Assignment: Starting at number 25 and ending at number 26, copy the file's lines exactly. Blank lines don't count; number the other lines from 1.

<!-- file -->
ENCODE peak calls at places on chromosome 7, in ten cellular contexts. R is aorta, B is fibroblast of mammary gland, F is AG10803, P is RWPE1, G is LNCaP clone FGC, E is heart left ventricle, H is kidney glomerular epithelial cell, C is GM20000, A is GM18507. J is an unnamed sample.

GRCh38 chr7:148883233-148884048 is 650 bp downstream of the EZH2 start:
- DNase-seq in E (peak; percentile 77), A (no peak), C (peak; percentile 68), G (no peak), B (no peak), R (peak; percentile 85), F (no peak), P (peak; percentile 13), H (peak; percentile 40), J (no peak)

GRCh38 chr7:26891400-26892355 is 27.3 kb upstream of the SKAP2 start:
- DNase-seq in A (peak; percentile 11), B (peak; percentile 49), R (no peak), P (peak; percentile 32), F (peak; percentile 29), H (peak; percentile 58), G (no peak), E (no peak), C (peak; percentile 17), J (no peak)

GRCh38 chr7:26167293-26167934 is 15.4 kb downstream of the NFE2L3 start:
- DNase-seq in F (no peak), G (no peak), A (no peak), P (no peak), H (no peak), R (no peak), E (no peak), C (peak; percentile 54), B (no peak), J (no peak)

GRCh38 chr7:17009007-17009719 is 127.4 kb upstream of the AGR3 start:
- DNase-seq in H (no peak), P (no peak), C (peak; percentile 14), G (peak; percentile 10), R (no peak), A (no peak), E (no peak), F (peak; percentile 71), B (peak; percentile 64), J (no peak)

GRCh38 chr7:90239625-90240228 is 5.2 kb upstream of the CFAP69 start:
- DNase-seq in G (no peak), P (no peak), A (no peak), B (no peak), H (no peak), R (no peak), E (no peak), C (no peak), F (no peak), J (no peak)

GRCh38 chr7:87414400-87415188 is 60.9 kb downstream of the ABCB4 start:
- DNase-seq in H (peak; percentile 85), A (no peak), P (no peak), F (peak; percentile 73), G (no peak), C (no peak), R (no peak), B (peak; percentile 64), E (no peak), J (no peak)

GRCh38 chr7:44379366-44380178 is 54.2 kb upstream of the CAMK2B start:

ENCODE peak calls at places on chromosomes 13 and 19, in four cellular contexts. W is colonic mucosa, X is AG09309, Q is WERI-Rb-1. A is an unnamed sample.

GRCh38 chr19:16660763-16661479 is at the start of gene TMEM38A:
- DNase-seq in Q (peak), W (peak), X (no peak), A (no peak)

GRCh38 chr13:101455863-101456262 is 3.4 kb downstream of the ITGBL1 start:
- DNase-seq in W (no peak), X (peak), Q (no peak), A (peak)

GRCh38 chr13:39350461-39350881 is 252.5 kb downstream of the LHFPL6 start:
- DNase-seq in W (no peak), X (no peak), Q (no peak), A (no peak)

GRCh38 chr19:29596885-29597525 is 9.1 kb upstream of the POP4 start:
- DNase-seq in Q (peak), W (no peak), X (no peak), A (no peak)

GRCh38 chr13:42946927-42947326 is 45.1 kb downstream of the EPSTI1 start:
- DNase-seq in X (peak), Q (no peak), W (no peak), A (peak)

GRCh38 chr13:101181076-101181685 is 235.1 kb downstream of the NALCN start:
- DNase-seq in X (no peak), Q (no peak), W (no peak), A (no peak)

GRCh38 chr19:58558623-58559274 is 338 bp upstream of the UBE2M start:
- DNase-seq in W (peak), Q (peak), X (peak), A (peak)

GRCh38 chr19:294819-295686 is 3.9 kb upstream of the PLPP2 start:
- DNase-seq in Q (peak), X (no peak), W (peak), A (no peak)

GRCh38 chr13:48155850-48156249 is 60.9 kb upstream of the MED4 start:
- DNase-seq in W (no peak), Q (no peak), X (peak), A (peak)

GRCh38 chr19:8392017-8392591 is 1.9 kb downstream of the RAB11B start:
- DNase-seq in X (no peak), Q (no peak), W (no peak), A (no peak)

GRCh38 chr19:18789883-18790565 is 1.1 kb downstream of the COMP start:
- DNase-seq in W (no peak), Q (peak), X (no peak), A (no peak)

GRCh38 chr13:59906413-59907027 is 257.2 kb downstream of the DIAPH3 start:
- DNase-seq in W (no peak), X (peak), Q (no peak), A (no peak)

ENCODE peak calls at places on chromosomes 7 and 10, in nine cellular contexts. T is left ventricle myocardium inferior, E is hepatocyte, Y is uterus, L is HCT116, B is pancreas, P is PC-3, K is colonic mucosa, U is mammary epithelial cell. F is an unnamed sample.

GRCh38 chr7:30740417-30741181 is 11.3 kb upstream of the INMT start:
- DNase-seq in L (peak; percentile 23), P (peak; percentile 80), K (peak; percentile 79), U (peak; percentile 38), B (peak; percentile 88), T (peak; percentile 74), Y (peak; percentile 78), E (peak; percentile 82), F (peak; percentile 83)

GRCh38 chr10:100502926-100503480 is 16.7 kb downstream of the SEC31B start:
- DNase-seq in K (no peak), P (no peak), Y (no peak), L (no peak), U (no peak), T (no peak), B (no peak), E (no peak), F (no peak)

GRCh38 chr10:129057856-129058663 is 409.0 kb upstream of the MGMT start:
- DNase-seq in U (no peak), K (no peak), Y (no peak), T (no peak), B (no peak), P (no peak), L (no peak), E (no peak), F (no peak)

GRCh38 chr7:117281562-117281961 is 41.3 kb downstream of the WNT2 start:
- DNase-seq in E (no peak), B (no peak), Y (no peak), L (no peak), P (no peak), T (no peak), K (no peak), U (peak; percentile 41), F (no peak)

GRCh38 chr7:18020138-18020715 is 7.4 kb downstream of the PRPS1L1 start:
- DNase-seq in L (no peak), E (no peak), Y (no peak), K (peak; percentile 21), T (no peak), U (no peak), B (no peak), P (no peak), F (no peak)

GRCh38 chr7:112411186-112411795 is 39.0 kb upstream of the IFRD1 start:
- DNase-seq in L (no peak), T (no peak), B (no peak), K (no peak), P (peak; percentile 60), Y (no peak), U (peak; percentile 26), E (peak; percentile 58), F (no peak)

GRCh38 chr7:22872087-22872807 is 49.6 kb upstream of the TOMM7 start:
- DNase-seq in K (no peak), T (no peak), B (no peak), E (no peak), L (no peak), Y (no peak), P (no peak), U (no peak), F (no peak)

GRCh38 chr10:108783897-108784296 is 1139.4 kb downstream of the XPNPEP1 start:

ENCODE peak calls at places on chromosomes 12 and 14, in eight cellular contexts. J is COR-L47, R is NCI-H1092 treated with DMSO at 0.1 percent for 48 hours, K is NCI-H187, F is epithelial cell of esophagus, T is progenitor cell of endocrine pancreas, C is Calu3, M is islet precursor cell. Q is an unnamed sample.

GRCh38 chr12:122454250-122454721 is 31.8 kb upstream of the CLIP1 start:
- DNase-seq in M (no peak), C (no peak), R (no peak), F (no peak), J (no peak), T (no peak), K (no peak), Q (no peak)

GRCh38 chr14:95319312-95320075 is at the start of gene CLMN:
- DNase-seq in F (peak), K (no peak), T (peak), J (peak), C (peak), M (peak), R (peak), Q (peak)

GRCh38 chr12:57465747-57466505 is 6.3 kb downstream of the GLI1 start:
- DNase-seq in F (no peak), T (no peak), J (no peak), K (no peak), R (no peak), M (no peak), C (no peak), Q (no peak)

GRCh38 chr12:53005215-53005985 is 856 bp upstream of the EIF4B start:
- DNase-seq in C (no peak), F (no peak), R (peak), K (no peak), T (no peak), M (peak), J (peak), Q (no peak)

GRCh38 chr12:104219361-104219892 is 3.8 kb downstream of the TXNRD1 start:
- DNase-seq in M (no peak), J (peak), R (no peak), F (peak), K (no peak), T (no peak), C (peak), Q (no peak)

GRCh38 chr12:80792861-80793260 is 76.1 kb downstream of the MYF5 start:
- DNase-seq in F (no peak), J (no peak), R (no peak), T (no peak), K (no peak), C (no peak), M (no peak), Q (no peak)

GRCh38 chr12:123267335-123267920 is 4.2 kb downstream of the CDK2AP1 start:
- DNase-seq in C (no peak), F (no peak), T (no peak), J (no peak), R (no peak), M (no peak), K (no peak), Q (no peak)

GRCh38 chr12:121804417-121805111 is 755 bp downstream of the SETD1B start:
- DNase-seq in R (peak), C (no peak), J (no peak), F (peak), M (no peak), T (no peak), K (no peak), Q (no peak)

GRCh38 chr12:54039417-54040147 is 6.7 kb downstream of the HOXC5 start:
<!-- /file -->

- DNase-seq in X (peak), Q (no peak), W (no peak), A (peak)

GRCh38 chr13:101181076-101181685 is 235.1 kb downstream of the NALCN start: